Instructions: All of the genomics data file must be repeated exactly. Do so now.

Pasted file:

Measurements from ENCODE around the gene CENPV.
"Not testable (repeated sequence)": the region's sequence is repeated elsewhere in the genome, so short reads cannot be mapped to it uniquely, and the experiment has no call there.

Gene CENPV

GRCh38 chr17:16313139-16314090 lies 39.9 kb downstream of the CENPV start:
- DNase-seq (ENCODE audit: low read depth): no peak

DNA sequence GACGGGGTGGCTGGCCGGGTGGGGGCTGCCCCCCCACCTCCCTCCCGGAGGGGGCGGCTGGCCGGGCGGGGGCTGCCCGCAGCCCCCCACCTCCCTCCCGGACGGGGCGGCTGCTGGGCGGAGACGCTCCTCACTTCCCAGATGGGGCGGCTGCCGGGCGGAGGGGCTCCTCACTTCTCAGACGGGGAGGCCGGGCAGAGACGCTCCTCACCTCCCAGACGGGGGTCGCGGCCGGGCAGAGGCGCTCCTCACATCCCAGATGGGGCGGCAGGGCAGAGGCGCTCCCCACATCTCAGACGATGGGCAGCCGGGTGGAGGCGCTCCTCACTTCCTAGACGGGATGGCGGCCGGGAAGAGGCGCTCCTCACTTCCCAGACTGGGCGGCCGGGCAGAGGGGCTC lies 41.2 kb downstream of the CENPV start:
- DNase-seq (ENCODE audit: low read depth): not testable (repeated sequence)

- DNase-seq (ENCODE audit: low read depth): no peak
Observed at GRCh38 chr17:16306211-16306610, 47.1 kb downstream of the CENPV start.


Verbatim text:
Measurements from ENCODE around the gene CENPV.
"Not testable (repeated sequence)": the region's sequence is repeated elsewhere in the genome, so short reads cannot be mapped to it uniquely, and the experiment has no call there.

Gene CENPV

GRCh38 chr17:16313139-16314090 lies 39.9 kb downstream of the CENPV start:
- DNase-seq (ENCODE audit: low read depth): no peak

DNA sequence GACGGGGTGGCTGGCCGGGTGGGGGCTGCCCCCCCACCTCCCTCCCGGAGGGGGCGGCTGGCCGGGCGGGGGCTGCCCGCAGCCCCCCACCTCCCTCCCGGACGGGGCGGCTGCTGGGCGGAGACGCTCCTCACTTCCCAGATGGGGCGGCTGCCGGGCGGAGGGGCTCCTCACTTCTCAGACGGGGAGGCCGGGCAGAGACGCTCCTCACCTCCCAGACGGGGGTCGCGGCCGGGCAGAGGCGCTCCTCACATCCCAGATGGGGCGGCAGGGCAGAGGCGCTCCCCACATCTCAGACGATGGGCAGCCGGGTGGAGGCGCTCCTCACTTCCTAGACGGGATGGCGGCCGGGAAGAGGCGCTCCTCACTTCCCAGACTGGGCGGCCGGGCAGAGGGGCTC lies 41.2 kb downstream of the CENPV start:
- DNase-seq (ENCODE audit: low read depth): not testable (repeated sequence)

- DNase-seq (ENCODE audit: low read depth): no peak
Observed at GRCh38 chr17:16306211-16306610, 47.1 kb downstream of the CENPV start.